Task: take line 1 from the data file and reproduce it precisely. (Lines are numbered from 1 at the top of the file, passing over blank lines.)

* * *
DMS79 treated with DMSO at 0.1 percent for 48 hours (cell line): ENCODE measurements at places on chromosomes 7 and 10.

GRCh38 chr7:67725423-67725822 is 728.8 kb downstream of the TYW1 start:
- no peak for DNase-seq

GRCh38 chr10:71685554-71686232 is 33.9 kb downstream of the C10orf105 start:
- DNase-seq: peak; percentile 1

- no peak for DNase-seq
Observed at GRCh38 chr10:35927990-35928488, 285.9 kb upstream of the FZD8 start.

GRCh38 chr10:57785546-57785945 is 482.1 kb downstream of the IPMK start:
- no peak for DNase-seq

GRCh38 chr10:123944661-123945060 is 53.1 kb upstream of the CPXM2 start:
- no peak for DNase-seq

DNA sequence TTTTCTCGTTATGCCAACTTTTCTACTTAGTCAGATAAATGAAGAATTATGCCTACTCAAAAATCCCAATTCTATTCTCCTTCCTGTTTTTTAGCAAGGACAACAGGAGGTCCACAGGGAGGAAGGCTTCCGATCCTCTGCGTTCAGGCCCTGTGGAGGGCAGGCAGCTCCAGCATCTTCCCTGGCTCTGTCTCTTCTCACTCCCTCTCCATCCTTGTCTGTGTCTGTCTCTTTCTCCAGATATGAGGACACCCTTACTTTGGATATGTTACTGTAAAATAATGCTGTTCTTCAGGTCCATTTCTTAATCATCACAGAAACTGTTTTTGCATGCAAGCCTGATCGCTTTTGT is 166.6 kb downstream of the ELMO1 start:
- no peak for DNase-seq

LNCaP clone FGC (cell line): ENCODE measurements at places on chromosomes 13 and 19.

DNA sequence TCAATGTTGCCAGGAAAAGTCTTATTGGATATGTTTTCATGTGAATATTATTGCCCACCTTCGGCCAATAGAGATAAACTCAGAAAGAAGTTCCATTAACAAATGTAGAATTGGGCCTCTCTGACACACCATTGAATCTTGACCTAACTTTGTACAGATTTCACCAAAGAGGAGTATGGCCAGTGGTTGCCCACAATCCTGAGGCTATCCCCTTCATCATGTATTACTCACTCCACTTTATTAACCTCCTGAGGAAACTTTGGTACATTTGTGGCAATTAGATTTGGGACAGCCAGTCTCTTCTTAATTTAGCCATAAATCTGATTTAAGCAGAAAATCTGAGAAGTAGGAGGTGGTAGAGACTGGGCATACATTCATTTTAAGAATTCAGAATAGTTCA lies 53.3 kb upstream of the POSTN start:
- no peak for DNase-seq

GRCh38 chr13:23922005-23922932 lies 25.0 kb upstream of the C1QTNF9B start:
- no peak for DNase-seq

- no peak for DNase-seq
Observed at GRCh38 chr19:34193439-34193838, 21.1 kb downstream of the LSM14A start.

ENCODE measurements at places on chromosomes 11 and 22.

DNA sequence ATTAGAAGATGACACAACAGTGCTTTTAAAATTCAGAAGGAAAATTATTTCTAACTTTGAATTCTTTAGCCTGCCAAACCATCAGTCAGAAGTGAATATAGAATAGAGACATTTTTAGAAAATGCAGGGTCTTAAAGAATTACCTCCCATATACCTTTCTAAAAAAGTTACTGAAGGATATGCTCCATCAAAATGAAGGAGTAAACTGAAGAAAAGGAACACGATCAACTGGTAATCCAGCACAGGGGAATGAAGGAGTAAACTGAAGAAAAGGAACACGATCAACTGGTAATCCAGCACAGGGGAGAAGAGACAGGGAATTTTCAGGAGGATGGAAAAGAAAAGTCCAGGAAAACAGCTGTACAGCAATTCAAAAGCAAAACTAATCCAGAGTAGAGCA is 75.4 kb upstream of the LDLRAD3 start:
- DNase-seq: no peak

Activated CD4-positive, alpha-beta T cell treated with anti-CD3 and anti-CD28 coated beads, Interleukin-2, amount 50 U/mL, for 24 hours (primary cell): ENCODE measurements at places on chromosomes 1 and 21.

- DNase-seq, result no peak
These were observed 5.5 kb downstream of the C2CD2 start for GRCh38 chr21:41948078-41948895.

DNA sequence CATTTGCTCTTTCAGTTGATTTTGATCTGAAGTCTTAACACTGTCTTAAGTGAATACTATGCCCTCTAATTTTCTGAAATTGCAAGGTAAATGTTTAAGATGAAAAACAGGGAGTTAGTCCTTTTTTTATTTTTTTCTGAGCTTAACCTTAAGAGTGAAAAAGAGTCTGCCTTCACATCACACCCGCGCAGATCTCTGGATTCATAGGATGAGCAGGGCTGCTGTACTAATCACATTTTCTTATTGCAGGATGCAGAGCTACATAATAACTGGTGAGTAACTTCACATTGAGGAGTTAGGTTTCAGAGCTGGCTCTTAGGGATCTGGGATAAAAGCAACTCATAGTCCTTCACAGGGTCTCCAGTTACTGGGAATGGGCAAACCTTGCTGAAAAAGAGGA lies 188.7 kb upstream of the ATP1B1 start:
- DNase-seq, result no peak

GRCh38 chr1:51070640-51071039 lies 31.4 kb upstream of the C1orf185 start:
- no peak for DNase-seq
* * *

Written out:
DMS79 treated with DMSO at 0.1 percent for 48 hours (cell line): ENCODE measurements at places on chromosomes 7 and 10.